Wednesday, November 30, 2011

Star Wars: The Old Republic - Session 1, Part 2/3

Tuesday, November 29, 2011

Star Wars: The Old Republic - Session 1, Part 1/3

During the recent Beta Testing weekend, I took to the Academy as a Sith Warrior. These are my first steps into the new LucasArts MMORPG.

Sorry my voice is so quiet. I will endeavor to fix that problem in the future.

Hands-On Preview – Crusader Kings II

** Originally posted on **
Paradox Interactive is one of those game companies which can really appeal to some gamers. With their often intricate gameplay, rich political worlds, and clean macro- and micro-level strategy, proponents could sink days at a time into Paradox’ titles. Crusader Kings II is no exception.
Having beautiful visuals, epic music, and the most menus I have ever seen in a real-time strategy game, the game invokes a feeling similar to King of Dragon Pass. Loading this up for the first time, I felt like I was being transported back to a time when PC games were very distinctly not console games. Having said that, I stand firmly in the percentage who don’t enjoy their games as much as others could.
Crusader Kings II is a menu-driven, pauseable, real-time strategy game based on the Middle Ages during the time of the first crusade all the way through to the third. Realizing what it was, my eyes immediately glazed over as I began to expect a long lecture in a droning monotone. The game doesn’t quite deliver on that front, but there isn’t any changing that fundamental, titular basis.
I was bored to tears during the first hour of play as I struggled with the steep learning curve of the game, as well as my total lack of knowledge about the subject matter. Selecting only the very easiest historical figure to play with, (a long process in itself, as there are seemingly endless dynasties to start with,) I began my history lesson. There was a lot of guesswork as I tried to marry people off to neighbouring dynasties. My bid for filial bonds between myself and some of the other powerful countries was met with total denial unless I agreed to marry way under my station. I did enjoy having the power to end plots to end my life, which were propagated by my own vassals, by simply demanding that they do and then marrying them off to some low-life courtier who resides halfway around the world, thereby getting rid of them and the problem pretty thoroughly. Getting more into the career of my dynasty, I began to succeed in blending my blood into a rival faction, hoping to gain power in their houses and eventually usurp their leaders, replacing their rule with my own. That didn’t quite work in the way I imagined, and I ended up losing the game very quickly. After three similar dismal failures, I honestly began to hate the basic game.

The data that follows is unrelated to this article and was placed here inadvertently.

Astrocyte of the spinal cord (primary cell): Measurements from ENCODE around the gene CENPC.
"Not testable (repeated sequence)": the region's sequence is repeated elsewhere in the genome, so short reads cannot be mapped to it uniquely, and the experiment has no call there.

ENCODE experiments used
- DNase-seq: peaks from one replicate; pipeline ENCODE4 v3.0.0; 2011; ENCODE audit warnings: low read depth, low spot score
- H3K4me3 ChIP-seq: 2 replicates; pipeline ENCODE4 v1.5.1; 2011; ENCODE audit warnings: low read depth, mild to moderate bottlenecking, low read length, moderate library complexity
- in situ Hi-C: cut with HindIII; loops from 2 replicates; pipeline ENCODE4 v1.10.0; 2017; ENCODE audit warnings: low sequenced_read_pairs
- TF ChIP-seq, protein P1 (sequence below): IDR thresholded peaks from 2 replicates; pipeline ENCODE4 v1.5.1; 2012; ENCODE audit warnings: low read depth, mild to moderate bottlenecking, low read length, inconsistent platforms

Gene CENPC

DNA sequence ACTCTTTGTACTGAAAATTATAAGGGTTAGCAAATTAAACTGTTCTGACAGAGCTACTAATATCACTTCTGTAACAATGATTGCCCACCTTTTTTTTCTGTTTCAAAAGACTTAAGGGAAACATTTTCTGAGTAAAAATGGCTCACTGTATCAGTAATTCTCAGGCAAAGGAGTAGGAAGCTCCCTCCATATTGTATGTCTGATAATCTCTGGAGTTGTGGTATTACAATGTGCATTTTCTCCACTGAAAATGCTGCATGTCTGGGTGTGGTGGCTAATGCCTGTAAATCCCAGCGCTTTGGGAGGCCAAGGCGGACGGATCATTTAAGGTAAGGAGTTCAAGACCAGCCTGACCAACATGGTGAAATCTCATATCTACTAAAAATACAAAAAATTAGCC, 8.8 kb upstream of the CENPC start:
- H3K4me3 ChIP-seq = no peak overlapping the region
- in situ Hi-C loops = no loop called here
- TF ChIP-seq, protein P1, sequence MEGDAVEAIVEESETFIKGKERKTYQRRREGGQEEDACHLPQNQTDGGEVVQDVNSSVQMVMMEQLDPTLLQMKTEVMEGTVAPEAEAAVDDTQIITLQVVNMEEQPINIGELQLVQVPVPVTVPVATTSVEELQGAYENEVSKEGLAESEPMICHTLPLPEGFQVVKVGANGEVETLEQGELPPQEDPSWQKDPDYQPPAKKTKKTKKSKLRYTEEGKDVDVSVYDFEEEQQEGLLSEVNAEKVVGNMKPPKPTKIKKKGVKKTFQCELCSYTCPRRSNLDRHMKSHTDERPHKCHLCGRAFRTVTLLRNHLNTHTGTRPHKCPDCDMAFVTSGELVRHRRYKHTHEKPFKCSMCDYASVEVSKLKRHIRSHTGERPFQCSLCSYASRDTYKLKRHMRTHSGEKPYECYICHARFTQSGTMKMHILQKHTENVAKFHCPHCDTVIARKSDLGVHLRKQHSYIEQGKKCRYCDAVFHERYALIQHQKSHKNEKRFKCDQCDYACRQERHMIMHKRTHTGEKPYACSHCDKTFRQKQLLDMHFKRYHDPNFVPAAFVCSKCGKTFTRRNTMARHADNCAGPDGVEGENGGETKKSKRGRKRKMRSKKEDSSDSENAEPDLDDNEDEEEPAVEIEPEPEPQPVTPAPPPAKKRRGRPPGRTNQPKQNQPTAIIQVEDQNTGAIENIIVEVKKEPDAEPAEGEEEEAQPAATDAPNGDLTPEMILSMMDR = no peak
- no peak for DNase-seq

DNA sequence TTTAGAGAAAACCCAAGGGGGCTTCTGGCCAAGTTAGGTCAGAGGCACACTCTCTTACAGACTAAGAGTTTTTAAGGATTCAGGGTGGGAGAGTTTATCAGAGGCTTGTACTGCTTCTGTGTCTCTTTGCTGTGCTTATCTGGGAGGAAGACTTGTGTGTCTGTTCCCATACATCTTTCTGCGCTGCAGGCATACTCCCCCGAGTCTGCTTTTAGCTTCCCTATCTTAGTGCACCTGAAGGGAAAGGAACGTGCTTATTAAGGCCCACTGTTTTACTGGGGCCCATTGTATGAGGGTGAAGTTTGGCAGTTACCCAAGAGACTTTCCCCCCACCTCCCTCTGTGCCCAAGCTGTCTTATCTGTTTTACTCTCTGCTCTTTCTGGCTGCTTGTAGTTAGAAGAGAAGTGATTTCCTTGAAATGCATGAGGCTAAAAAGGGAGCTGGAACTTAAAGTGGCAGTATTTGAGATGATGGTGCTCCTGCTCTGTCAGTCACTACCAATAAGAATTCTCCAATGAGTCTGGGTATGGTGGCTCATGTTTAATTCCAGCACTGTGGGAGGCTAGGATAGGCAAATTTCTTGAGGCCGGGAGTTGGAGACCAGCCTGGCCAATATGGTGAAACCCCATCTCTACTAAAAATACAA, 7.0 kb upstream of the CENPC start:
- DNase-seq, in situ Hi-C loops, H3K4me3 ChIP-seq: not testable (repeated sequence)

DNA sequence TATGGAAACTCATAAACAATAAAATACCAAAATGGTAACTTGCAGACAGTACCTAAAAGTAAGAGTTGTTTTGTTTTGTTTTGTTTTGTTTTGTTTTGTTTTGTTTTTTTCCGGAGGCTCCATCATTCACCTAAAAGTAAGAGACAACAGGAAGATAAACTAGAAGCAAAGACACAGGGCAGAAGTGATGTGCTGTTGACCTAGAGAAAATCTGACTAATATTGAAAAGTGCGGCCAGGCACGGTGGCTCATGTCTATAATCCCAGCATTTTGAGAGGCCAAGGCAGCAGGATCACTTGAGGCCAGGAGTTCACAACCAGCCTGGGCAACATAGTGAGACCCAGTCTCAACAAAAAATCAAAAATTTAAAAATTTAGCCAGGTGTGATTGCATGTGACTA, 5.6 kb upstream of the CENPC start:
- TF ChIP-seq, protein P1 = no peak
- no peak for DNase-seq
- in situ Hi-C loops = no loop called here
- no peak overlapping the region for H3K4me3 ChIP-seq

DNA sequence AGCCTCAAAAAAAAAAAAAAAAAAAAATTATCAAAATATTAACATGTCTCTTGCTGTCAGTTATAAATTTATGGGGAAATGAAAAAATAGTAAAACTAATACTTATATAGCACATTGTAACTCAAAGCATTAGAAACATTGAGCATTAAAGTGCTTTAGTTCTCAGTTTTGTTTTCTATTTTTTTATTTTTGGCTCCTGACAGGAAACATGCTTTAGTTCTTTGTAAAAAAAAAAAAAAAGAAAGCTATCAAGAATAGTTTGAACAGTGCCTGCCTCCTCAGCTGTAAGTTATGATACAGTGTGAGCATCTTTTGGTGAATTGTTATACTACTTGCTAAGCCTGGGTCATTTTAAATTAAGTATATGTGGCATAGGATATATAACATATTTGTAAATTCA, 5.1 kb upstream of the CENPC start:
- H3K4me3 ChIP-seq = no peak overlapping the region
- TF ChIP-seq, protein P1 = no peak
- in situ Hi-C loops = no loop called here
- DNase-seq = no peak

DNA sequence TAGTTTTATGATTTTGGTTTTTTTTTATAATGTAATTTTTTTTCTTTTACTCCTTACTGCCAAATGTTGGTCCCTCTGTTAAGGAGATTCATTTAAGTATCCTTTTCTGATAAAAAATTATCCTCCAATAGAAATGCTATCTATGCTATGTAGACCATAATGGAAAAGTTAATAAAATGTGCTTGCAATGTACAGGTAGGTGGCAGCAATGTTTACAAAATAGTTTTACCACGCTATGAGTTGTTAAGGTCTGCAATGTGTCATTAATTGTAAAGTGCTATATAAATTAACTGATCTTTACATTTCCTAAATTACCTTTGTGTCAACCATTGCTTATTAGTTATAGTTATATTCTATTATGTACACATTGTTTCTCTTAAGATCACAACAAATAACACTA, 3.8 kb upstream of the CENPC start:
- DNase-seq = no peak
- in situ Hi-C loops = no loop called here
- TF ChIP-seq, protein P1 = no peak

The visuals are pretty stunning, I must admit. The map is so huge and highly detailed that the game seems more a container for the interactive cartography than a surface upon which the game is played. The mountain ranges and other topographical features serve to texturize and flesh out the look of the game. I have spent a long time just flipping through the county status screens, which are accessed via this beautiful map. The menus themselves are also very pretty. Using retro-style portraits for each individual character is a nice touch, you will never see one used twice for any of the adults, (the children are all standardized male or female “child” avatars though.)
This game’s sound deserves some note. The music is very epic and deserves the highest rating it could possibly be given. Sitting there for hours, clicking through menus without much attachment to what I was doing, the music made the game playable for me. The sound effects seemed jarring and tinny when played alongside the music, and listening to that blend of sound was a little like having braised striploin and Kraft Dinner for supper. Clicking through the character selection screen will play a single harp note, multiple clicks reveal a song being played. I spent a good, long time clicking through this menu rhythmically until I was satisfied that this is one of the best functions in the entire game.
The gameplay was a deep, menu-driven experience. It suits the style of the game, though I was constantly wishing there was more action to be had. The game is paced slowly and can actually be paused to issue commands and react when news of war or plots pops up on screen, enabling you to react instantaneously to anything. The steep learning curve could be off-putting for new players, but may actually appeal to Paradox Interactive’s more dedicated users. The amount of characters, counties, and titles might be daunting for anyone other than a History major or an eidetic memory and a Wikipedia account.
Given how good the music and the visualization of the world are, as well as how little fun I actually had while playing this game. I give it a 6 out of 10.
Big thanks to for the pre-release copy of the game.

Friday, November 25, 2011

New Video Up!

Raven & Mandy 5 - In which we dig.. Forever

New texture pack! New everything!

Friday, November 18, 2011

Magicka Receives Massive Engine Overhaul

** Originally posted on **
magicka wizards and title